1:1 Device Guidelines: The final E-12 education bill requires MDE to research existing 1:1 device programs in Minnesota and across the country to determine best practices and to issue guidelines no later than February 15, 2016 and submit a report to the Legislature.

Data Privacy: The final E-12 education bill also includes a provision conforming Minnesota’s law governing student records to conform to recent changes in federal law. The St. Paul Public Schools initiated this bill to allow them to share student addresses with the St. Paul Public Library so that every student can be issued a public library card at school. Without this legislation the school district would only be able to share student addresses with the public library if the school district classified the addresses as public information.

Legacy Funding for Regional Public Libraries: Regional public libraries will receive $2.2 million in legacy funding in each of the next two years. This is less than the $3 million per year that was allocated for the FY 14-15 biennium. Legislators in both bodies were adamant that no one had a base budget for Legacy funds, and therefore it was not appropriate to characterize it as a cut or even to complain about receiving less than in the previous biennium. The House bill provided $1.5 million for FY 16 and $2.5 million in FY 17, while the Senate bill provided $2.95 million each year. The initial version of the bill that was presented to the public as the conference committee agreement included the House level of funding for regional public libraries. However, an amendment was made at the last minute to add $400,000 over the biennium. Thank you to all of you who contacted the conferees. I do believe you made a difference.

Legacy Funding for the Minnesota Digital Library: The Minnesota Digital Library will receive $300,000 per year, which is the same level of funding provided over the last two years. As in the past, the funding is appropriated to the Minnesota Historical Society with a directive to cooperate with Minitex and jointly share the appropriation.

Higher Education: Funding for Minitex and MnLink will remain at the current level. MnSCU received an increase of $100 million for tuition relief and the University of Minnesota received an increase of $52 million, which includes $30 million for the medical school and $22 million for tuition relief. The Minnesota Electronic Health Library was not funded.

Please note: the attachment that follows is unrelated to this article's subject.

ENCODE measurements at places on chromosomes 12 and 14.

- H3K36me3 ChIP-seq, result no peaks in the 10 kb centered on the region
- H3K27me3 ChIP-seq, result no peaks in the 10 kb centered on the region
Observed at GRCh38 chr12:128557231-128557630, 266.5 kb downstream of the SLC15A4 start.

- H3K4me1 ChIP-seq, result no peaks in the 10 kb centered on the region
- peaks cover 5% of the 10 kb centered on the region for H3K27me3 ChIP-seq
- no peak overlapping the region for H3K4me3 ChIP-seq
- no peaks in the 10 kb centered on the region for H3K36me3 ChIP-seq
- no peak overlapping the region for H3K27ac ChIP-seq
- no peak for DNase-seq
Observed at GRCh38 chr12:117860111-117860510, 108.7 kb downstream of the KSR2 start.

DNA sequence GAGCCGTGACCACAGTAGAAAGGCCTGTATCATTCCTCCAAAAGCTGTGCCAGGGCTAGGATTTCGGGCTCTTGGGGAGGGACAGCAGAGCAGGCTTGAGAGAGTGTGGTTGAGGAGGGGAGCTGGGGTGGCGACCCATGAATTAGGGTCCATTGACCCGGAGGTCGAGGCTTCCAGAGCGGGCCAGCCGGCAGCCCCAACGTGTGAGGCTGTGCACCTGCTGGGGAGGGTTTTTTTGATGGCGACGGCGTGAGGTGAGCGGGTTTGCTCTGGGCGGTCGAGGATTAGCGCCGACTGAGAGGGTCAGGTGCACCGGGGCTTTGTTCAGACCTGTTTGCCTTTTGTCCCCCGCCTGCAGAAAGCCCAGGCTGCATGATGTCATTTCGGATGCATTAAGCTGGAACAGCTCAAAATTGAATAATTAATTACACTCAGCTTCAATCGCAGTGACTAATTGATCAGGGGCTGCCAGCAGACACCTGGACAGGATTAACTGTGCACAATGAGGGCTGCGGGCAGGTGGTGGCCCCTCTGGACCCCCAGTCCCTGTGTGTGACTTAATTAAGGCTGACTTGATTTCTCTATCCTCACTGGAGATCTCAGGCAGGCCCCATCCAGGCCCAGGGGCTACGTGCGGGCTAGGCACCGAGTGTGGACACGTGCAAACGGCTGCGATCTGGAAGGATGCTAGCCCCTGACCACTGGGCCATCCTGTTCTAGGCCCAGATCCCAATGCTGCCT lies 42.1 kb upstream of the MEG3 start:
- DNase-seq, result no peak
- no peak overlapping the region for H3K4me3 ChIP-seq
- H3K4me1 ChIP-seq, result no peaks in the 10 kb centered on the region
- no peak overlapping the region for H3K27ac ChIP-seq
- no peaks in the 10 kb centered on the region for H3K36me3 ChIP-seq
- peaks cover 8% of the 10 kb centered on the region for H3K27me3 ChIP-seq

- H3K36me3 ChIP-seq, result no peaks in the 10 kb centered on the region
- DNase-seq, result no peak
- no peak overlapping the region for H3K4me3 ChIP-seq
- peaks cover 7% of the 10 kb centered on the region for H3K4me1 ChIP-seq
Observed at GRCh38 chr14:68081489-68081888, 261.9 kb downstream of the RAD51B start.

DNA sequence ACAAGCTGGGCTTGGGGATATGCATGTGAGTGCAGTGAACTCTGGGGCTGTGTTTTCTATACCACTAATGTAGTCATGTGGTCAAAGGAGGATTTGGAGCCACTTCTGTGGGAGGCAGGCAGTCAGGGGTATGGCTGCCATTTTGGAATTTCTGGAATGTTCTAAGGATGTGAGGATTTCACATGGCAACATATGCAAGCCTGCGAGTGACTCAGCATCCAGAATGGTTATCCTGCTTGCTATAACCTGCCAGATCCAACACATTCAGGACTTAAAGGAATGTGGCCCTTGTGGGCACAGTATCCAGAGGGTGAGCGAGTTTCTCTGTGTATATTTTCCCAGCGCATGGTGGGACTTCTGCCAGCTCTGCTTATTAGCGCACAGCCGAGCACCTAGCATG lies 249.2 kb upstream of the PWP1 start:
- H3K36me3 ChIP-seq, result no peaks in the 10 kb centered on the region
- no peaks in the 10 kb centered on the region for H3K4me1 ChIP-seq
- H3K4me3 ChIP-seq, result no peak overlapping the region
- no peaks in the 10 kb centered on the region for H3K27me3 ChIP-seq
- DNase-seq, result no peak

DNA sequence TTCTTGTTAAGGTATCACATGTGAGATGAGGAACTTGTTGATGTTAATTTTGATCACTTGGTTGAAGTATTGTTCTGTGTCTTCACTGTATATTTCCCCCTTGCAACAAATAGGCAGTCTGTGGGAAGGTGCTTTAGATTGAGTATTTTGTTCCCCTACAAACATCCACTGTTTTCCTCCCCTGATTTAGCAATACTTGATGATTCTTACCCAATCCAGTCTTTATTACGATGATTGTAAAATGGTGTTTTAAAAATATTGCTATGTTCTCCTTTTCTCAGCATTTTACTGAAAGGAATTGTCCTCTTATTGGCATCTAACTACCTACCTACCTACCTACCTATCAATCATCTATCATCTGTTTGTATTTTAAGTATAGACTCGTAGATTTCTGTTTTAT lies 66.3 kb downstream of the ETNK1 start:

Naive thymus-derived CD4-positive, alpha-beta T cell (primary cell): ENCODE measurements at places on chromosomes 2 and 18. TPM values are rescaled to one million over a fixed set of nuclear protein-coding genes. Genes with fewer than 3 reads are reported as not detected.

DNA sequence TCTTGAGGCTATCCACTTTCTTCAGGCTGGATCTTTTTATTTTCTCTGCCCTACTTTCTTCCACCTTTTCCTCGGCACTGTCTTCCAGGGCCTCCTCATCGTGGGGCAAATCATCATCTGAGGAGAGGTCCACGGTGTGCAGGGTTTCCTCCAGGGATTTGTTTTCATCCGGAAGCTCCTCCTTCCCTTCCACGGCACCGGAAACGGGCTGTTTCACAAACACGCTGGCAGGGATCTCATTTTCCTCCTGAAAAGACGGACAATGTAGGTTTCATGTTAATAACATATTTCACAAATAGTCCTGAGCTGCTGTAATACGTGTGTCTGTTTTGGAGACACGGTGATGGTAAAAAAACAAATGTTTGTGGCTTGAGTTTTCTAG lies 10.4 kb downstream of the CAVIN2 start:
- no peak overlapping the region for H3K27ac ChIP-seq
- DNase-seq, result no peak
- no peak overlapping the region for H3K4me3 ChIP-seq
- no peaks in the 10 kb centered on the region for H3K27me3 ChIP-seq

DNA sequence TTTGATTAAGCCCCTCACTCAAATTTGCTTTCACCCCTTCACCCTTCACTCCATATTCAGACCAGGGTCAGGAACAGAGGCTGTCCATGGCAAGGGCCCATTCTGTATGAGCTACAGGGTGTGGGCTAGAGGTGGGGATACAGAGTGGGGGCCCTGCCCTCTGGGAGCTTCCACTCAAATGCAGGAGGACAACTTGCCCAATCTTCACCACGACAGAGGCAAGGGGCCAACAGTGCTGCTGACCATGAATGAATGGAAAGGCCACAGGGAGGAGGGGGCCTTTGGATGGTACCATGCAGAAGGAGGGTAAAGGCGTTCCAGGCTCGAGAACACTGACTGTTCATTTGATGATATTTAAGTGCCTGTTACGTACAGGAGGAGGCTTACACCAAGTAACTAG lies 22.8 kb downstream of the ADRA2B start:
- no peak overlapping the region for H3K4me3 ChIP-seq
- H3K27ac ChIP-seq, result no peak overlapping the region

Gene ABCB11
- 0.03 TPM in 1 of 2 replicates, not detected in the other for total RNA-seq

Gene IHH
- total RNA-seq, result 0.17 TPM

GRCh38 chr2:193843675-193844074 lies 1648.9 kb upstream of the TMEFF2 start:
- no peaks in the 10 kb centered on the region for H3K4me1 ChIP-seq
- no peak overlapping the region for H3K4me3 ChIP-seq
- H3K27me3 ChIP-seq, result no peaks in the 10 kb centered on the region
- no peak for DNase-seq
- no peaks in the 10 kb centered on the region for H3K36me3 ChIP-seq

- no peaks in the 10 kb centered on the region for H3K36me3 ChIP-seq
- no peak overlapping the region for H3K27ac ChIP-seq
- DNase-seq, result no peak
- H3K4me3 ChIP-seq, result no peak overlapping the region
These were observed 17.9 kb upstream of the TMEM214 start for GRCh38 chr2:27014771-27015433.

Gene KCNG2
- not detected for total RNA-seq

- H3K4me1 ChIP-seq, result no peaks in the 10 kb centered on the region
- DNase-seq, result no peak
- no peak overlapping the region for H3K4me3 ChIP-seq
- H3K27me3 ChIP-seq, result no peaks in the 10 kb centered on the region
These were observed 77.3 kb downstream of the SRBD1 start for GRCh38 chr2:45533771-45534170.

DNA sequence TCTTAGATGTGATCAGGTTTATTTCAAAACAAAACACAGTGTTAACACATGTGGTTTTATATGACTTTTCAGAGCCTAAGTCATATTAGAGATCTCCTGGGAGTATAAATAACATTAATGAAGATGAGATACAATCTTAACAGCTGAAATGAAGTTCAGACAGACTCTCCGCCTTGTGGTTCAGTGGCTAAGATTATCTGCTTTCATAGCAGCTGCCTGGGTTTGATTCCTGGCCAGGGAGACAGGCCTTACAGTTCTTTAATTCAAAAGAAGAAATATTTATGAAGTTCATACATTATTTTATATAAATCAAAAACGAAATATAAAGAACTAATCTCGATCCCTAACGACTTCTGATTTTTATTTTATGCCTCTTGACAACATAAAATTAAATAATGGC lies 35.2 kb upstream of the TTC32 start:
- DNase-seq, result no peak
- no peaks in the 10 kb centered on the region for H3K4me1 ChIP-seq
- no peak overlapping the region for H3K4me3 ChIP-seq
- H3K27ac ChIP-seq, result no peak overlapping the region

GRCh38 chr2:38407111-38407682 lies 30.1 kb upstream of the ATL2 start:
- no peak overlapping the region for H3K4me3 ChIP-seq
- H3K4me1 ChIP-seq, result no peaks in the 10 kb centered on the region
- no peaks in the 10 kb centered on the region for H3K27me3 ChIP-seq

Border to Border Broadband Grants: The final Jobs and Economic Development bill included $10, 838,000 for broadband grants. This is in contrast to the $20 million provided in the 2014 session and the $30 million proposed by Governor Dayton in his budget.

Seed Library: Inspired by the seed library at the Duluth Public Library, the final agriculture policy bill included an exemption from seed regulations for “interpersonal sharing of seed for home, educational, charitable or personal non-commercial use.”

Data Practices Training for Local Government: The League of Minnesota Cities initiated a bill to provide funding so that the Department of Administration could provide training to local government officials on complying with the Minnesota Data Practices Act. The Senate included $100,000 for this in its State Government Finance bill, but the House provided no funding. Like so many other things that were funded in the Senate but not the House, this did not survive the conference committee.

Library Construction Grants: Governor Dayton proposed an unusually large bonding bill for an odd-numbered year, and it included $2 million for Library Construction Grants. This is the first time that a governor has included funding for this program in his capital budget. In the end, the governor and legislators agreed on a far more modest bonding bill consisting mainly of urgent items. In preparation for 2016, we had a bill introduced to provide $10 million for Library Construction Grants (SF 2179/ HF 2353). Our chief authors are Senator Kent Eken (DFL – Twin Valley) and Rep. Jeff Howe (R – Cold Spring).

Elaine Keefe, Capitol Hill Associates